The land of the rotting pipe, an annoying tax, a man and his dog, depending on the dump, and when you're confronted by the unexpected.
Three years ago was the deadline a former governor set for wiping out homelessness in Minnesota. He -- we -- missed. Nobody's been able to wipe out homelessness. There simply isn't enough interest in doing so, apparently.
Maybe it's time to take a marketing page from Sweden, where a campaign has launched to allow people to "book" rooms where the homeless sleep.
Unfortunately, the website is all in Swedish, but the blog AdFreak translates one entry:
"Feel the city's pulse from dawn to dusk at Gullbergsvass," begins the description of a claustrophobic concrete slab-shelf near a busy roadway. "This delightful dwelling is just a stroll from the romantic Dreamer's Quay: a source of inspiration to musicians and artists alike."
Where did Lindsay Whalen of the Minnesota Lynx go after the WNBA season ended here? Turkey, where her team won the Turkish Cup this week. That's her with the assist on the game-winning basket.
Despite the coverage of his on-field performance, Adrian Peterson of the Minnesota Vikings may still be one of the best-kept secrets in Minnesota sports in one area: pure decency.
Blake Cognata of Fairport, NY (near Rochester) is a very ill high school senior. The cancer he thought he had licked has spread through the rest of his body. He's in the hospital and it doesn't look good.
Peterson is Cognata's favorite player, and one of his friends took to Twitter with the hashtag #APCallBlake, to try to get word to Peterson about young Blake.
It took only 90 minutes before Peterson was on the phone.
"It was on his heart and he just felt he had to do it," Chris Brown, Peterson's assistant, said in an interview with a local newspaper. "If a conversation can bring a little bit of joy, it's the least Adrian can do."
Thank you @adrianpeterson. You are a truly a great man, and everyone in my community appreciates what you did. And I know Blake did as well— Dylan George (@D_George4) January 8, 2013
"He was awestruck," his mother said. "We couldn't get him to sleep until 1 a.m. He just kept saying, 'I can't believe it.'"(2 Comments)
There are a fair number of "education" groups issuing "report cards" on the state of education, but where do they come from and who's behind them?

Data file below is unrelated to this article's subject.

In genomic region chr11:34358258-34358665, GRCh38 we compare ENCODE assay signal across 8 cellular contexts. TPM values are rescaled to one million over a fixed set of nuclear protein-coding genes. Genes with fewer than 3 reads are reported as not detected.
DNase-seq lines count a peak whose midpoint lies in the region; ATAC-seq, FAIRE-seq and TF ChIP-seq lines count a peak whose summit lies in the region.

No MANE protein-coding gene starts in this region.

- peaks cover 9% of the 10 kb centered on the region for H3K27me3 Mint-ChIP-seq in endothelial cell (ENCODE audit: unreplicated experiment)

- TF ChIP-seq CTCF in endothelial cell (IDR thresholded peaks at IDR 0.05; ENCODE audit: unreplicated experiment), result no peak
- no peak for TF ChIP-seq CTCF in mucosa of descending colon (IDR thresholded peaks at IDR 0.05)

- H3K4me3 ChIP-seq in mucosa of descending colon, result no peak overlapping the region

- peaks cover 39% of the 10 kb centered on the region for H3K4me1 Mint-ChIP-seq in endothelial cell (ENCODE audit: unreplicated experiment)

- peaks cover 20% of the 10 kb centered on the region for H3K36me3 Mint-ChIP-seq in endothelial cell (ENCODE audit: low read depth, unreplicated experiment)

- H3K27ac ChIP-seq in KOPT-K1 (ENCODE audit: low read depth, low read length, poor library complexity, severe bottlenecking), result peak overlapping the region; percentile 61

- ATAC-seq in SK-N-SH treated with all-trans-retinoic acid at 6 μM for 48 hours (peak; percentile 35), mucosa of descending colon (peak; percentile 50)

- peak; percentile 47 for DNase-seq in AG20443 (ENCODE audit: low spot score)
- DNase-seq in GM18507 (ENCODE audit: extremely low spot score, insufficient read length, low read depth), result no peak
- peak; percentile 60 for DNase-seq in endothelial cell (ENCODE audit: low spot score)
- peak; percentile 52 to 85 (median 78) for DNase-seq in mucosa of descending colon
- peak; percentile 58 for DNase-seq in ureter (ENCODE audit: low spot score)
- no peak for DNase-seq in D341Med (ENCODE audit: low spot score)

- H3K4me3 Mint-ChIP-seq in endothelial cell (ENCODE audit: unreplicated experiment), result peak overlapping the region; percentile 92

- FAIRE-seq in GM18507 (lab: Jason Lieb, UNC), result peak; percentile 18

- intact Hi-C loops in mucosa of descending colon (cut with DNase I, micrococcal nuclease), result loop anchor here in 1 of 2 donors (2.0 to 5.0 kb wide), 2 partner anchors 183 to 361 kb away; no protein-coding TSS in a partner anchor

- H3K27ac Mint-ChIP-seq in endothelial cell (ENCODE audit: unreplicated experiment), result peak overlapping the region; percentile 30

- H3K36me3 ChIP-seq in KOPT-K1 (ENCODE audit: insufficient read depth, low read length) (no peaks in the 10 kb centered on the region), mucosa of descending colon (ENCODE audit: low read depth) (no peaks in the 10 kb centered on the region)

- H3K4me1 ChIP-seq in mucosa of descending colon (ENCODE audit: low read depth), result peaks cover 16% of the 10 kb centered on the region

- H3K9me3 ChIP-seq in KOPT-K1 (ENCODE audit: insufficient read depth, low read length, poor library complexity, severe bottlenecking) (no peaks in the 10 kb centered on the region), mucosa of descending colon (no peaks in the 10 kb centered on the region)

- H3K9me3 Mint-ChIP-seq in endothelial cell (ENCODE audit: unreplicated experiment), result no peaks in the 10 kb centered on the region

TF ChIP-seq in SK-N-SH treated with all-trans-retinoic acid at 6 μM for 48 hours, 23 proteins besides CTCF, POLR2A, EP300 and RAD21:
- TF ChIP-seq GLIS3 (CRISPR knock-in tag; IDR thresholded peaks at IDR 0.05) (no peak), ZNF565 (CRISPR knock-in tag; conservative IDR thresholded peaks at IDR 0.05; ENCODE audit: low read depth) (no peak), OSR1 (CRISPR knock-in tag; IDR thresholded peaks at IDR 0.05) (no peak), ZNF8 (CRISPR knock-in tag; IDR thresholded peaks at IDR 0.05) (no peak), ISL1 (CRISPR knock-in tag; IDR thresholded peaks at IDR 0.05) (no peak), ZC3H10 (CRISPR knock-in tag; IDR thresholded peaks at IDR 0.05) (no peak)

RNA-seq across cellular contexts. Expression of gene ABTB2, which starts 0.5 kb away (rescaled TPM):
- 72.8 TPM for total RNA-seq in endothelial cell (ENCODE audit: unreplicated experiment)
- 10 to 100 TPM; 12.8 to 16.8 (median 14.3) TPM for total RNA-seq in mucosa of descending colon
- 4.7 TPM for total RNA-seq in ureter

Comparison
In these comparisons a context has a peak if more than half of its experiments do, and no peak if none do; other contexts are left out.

It's a question that comes up today following the release of a StudentFirst report card showing Minnesota education policies getting a "D."
On today's show, former Minnesota senator Kathy Saltzman, the Minnesota director of the group, explained why the state got the mark it got and what the state should do. She said, among many other things, under performing schools should be closed and local districts should get more flexibility.
But these are not impartial grades. They're a grade of a political philosophy. Just because the state got a "D," doesn't mean it deserved a "D." It also doesn't mean it doesn't deserve a "D." It means a group, with a particular point of view on how to educate children, graded a state on how well it adheres to what is, basically, a policy, about which there is apparent disagreement.
StudentFirst is the work of Michelle Rhee, would got credit for turning around a class in Baltimore and a school system in Washington.
Coincidentally -- we think -- she is the focus of a PBS Frontline documentary tonight.
In an article yesterday, Esquire warned of following Rhee's advice:
The current model for education "reform" in this country -- a corporate model with transparency problems and severely decreased political accountability -- is broken. Handing over "our" schools to hedge-fund managers, and to the people like Michelle Rhee who volunteer as well-remunerated middle managers, privatizes public education without having the basic cojones to admit that it's happening. This is not the way it's supposed to work.
And the Washington Post suggests the grades of states have been cooked by virtue of the fact standardized test scores weren't included. That penalizes states -- guess who? -- who do well in the test results.
One of the measures that was not used was standardized test scores -- which is ironic given that she is a big supporter of test-driven accountability for students, teachers and principals. This allowed StudentsFirst to give bad grades to states with high standardized test scores, such as Massachusetts. The reason? StudentsFirst says that while the state is consistently ranked first in National Assessment of Educational Progress scores for 4th grade and 8th grade reading and math, there was a large gap in scores in 2011 between white and Hispanic students.
Louisiana consistently ranks at or near the bottom of states for NAEP scores, and the achievement gap in Louisiana is huge: State tests show a 22.1 point gap for black and white students in English Language Arts in spring 2011 and a 26.7 point gap in math. But the state is implementing reforms that Rhee likes.
California got an F, and Richard Zeiger, California's chief deputy superintendent, called it a "badge of honor," given (he said to the New York Times) that StudentsFirst "makes its living by asserting that schools are failing." Rhee actually responded in a statement taking him to task for saying it.
"If you like her style of reform, then you will think that's a good thing. If you don't, be very worried," the Post said.
TPT will broadcast Frontline tonight at 9 p.m. (CT)(9 Comments)
The first day of the Legislature, the horror of Aurora, the future of Afghanistan troops, an anniversary in Tucson, an evacuation in Chaska, two months for killing a woman in Apple Valley, and why people who dismiss social media expose themselves as ignorant fools.
Here it is, the best 6 minutes you'll have until the 6 minutes that comes after it.(4 Comments)